The kid does not know about the man's fearful, fiery dreams of shooting at what doesn't breathe, shooting at the stillness of the night, the noises, voices in the clouds. He doesn't even know about the war never called a war while soldiers killed and died. The war, like all others, that should not have been. The boy with confident smile knows of Mohave greens, gila monsters but nothing of the sharp sticks hidden on the jungles paths, the snares, the tunnels, the distrust of friend and foe.

The man just stands there, doesn't move nor speak. Looks at the boy's hands cutting the sandwich with the glimmering efficient knife.
- "Here you go, Sir." handing him the sub with turkey. After all his father is a hunter and does no harm killing quail and deer for fun.

The man reaches for his order, eying the now resting knife and breathes more even now. He is OK. All is well. He goes out in search of a lifeless place.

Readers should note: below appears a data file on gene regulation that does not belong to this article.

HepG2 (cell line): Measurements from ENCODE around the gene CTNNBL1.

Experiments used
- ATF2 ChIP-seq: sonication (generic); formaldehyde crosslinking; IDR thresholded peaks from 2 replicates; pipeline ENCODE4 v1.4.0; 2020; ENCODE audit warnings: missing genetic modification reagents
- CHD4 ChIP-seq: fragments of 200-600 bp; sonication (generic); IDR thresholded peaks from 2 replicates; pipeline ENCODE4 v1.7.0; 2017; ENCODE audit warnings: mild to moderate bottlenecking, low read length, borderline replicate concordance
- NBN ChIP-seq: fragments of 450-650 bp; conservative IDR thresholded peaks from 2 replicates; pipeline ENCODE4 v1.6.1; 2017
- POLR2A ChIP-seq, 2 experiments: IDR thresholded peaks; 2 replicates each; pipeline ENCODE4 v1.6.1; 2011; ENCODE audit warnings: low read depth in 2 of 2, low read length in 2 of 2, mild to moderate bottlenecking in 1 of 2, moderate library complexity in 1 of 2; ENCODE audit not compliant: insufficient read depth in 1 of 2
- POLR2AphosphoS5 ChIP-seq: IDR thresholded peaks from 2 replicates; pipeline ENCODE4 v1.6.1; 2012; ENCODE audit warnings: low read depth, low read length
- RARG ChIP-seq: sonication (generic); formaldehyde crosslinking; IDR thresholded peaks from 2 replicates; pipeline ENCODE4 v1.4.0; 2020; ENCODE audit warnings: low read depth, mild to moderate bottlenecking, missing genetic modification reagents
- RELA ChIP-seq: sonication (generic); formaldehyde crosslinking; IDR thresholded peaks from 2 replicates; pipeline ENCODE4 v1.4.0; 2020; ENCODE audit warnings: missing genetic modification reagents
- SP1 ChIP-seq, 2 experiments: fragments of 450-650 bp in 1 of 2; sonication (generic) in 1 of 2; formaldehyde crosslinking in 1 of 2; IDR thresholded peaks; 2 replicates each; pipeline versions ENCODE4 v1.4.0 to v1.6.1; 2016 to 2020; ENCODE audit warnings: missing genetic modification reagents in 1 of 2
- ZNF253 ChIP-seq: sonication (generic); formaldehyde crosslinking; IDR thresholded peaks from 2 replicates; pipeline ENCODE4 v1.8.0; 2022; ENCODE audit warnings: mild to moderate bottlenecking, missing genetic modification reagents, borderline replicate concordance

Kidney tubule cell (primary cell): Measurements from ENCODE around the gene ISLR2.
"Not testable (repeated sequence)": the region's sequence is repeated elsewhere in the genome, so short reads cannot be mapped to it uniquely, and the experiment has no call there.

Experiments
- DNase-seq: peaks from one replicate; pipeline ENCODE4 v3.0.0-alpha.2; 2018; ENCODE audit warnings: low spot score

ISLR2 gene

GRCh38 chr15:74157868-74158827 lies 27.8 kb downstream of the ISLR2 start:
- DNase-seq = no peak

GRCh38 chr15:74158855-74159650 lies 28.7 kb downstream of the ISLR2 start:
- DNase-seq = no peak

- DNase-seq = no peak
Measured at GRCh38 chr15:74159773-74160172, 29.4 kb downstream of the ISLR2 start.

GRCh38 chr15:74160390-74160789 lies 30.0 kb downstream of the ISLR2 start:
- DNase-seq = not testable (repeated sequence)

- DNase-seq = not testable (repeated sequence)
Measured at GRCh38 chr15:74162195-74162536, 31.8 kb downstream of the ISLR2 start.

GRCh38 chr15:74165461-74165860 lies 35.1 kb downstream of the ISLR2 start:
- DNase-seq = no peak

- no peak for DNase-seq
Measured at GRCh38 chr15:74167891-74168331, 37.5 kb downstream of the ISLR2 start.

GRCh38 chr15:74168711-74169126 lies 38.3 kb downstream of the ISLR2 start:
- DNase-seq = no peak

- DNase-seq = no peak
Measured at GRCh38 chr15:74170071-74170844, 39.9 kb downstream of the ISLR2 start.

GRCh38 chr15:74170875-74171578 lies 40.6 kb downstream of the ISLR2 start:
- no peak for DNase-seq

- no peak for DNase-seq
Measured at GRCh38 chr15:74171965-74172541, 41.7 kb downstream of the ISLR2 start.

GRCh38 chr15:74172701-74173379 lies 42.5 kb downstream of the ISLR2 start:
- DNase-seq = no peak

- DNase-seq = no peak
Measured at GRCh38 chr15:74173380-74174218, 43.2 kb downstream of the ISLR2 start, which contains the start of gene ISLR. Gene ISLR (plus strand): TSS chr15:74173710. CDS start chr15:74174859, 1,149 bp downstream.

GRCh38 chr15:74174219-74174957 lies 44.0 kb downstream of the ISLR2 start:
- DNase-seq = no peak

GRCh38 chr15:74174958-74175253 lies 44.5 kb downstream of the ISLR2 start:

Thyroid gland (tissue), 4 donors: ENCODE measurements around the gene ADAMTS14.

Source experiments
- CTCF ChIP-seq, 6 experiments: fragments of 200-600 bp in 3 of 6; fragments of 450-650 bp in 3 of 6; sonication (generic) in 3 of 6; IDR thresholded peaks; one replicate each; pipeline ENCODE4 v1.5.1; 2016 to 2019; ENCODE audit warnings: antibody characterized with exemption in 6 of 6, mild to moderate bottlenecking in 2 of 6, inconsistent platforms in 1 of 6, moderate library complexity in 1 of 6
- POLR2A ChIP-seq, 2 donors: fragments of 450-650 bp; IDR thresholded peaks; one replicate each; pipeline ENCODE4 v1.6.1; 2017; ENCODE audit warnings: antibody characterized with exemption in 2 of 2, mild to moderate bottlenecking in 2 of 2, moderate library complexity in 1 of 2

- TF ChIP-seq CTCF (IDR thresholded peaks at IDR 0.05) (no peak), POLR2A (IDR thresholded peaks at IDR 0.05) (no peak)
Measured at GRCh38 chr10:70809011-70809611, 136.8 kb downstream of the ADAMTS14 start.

Wednesday, March 14, 2007

Down the drain

On the road and down the drain, burned up, maybe even burned out to the point that the blogging stopped. Not for lack of subjects to share. After all there was the surprise fiftieth birthday party for a friend, which brought mutual friends from Scarborough to my house. I have shared with them my place in the desert and my lowland place. He wrote and composed ‘Meet me at Death Valley’. It is uplifting but as he writes in on of the songs ‘living on the edge, I can’t afford to stumble…’ During my silent retreat March 8, International Women’s day was dedicated to women and peace. In ‘Pragmatics of Human Communication, Paul Watzlavitch showed us that ‘You cannot not communicate’… Leonard Peltier wrote from his prison: